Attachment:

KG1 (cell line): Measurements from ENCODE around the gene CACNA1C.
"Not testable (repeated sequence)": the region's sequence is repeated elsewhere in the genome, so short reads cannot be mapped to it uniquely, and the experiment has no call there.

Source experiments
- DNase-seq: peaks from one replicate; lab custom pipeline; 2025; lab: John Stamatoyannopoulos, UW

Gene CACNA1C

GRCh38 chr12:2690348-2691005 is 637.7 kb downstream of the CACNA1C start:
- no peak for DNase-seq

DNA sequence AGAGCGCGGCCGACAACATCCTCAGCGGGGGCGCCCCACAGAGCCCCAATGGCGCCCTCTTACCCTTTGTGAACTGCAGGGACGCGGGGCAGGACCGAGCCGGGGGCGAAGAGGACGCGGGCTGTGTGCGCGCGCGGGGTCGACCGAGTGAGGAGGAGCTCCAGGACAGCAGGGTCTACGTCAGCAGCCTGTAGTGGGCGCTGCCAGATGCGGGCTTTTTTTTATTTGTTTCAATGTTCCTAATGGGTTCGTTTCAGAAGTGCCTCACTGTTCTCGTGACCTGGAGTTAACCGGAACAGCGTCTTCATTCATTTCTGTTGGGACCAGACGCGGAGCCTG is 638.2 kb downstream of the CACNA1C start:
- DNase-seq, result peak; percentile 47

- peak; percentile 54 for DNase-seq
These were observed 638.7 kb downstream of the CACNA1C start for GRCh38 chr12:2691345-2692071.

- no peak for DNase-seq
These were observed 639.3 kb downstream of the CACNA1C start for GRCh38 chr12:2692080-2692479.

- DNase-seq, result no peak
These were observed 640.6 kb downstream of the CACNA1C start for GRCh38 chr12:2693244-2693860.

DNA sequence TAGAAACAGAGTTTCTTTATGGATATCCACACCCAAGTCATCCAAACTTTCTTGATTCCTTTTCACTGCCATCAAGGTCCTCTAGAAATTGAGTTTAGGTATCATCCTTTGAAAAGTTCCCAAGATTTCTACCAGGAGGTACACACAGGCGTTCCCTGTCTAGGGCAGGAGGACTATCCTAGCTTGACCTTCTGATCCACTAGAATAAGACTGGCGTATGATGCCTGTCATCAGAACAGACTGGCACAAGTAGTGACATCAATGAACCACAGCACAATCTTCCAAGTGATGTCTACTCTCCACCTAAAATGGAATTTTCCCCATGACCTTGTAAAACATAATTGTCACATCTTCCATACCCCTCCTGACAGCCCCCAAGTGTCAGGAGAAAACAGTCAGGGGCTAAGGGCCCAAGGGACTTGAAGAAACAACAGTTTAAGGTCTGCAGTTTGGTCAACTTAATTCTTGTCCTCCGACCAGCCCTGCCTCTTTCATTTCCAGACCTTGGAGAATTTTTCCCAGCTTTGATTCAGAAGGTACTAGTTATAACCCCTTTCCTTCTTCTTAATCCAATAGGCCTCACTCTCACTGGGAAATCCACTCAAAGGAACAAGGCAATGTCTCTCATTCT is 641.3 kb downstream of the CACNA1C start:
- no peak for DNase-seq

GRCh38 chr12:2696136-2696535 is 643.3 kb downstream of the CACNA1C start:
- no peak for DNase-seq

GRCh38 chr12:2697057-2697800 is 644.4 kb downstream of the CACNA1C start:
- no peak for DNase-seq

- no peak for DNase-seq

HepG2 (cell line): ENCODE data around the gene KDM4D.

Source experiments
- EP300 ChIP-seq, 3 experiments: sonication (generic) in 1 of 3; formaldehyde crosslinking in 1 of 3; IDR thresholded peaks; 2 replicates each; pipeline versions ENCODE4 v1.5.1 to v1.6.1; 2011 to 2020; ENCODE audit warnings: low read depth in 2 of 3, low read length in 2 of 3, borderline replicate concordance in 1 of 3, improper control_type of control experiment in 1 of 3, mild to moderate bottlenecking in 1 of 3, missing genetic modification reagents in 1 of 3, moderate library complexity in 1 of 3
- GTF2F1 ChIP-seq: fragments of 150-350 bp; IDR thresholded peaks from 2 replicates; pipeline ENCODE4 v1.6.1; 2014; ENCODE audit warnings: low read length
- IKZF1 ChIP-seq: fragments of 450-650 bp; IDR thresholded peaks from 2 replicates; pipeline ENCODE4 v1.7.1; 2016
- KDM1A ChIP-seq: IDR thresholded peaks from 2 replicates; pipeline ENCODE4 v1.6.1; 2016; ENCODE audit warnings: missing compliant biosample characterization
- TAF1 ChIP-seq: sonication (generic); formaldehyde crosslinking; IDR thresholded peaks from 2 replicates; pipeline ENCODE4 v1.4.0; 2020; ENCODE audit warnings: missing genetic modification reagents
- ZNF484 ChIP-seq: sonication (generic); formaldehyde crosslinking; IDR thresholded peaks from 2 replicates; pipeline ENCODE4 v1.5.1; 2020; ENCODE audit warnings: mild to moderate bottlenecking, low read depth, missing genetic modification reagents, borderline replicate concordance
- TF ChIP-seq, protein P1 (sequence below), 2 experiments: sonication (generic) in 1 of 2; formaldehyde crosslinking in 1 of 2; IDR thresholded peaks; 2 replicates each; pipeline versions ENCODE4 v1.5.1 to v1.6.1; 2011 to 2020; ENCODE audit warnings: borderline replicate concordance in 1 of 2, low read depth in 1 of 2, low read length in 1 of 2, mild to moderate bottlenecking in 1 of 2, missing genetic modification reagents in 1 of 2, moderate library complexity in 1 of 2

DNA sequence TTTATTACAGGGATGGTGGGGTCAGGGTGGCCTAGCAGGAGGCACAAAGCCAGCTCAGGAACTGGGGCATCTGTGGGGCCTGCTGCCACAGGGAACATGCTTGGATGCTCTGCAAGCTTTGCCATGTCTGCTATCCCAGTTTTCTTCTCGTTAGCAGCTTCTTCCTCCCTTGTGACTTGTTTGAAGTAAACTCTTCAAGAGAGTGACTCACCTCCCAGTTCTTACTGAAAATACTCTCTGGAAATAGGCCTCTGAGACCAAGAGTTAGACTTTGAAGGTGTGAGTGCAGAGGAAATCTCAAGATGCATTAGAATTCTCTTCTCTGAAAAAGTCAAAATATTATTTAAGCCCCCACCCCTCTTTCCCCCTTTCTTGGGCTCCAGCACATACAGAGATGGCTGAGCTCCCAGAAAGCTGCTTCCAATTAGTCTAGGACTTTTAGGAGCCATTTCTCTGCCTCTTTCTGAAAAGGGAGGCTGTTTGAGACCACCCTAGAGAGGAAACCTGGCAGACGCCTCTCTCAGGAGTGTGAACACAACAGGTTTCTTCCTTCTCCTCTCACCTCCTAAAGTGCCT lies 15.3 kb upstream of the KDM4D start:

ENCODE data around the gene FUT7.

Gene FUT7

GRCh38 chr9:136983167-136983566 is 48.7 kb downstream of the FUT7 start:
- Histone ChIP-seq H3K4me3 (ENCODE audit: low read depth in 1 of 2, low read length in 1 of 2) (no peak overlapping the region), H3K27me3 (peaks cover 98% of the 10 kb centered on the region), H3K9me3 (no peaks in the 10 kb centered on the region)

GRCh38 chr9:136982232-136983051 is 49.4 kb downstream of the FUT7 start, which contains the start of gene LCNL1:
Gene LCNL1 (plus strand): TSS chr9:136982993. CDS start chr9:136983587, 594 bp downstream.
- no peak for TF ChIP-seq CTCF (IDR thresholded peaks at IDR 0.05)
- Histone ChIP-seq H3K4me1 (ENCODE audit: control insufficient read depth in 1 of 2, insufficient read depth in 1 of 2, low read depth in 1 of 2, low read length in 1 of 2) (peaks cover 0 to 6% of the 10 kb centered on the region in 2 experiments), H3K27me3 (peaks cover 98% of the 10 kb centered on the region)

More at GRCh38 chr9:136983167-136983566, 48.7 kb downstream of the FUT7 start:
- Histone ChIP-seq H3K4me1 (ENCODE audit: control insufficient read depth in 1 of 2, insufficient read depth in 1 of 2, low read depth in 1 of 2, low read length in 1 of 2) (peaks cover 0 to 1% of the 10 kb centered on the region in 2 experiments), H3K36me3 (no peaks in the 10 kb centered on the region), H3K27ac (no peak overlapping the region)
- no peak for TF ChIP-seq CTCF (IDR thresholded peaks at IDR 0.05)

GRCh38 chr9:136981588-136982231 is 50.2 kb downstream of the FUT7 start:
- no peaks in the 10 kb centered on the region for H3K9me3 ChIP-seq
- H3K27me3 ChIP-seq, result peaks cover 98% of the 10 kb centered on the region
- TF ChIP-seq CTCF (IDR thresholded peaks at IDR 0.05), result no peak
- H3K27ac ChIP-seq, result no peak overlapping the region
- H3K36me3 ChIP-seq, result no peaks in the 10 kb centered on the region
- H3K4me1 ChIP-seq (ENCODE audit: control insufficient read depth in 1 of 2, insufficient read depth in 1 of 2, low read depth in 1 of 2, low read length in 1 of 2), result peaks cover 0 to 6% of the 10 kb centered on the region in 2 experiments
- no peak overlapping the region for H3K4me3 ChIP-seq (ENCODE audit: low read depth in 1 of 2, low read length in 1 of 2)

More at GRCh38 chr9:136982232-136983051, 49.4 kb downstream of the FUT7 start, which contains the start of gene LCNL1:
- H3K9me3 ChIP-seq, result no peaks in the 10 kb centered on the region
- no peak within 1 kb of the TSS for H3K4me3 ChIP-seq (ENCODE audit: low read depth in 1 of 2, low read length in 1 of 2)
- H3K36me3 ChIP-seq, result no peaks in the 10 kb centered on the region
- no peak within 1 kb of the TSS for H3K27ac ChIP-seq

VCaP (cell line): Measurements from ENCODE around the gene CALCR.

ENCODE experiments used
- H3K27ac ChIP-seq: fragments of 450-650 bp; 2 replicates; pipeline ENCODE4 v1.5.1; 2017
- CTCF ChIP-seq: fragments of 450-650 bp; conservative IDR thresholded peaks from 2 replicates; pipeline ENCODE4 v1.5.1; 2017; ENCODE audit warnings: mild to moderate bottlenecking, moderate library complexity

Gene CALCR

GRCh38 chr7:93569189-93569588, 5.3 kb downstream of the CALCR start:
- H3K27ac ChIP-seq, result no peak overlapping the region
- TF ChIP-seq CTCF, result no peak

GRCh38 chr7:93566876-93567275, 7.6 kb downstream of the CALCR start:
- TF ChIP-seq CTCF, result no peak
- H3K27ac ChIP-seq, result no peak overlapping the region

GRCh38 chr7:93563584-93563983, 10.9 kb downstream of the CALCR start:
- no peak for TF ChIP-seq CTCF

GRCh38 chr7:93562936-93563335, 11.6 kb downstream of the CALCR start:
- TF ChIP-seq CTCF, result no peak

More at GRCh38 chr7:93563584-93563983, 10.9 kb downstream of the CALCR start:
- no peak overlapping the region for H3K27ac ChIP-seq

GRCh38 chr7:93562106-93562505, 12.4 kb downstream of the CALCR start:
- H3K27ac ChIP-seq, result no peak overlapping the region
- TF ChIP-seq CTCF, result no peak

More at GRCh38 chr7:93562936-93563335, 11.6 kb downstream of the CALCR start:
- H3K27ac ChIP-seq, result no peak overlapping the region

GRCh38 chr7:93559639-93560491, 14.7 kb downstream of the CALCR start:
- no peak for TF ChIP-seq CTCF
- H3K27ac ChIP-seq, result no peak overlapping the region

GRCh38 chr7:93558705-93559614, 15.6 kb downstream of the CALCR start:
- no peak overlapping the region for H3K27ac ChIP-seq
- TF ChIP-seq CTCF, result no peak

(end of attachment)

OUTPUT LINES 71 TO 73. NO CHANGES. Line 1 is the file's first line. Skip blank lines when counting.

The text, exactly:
- TF ChIP-seq CTCF, result no peak

More at GRCh38 chr7:93563584-93563983, 10.9 kb downstream of the CALCR start:
- no peak overlapping the region for H3K27ac ChIP-seq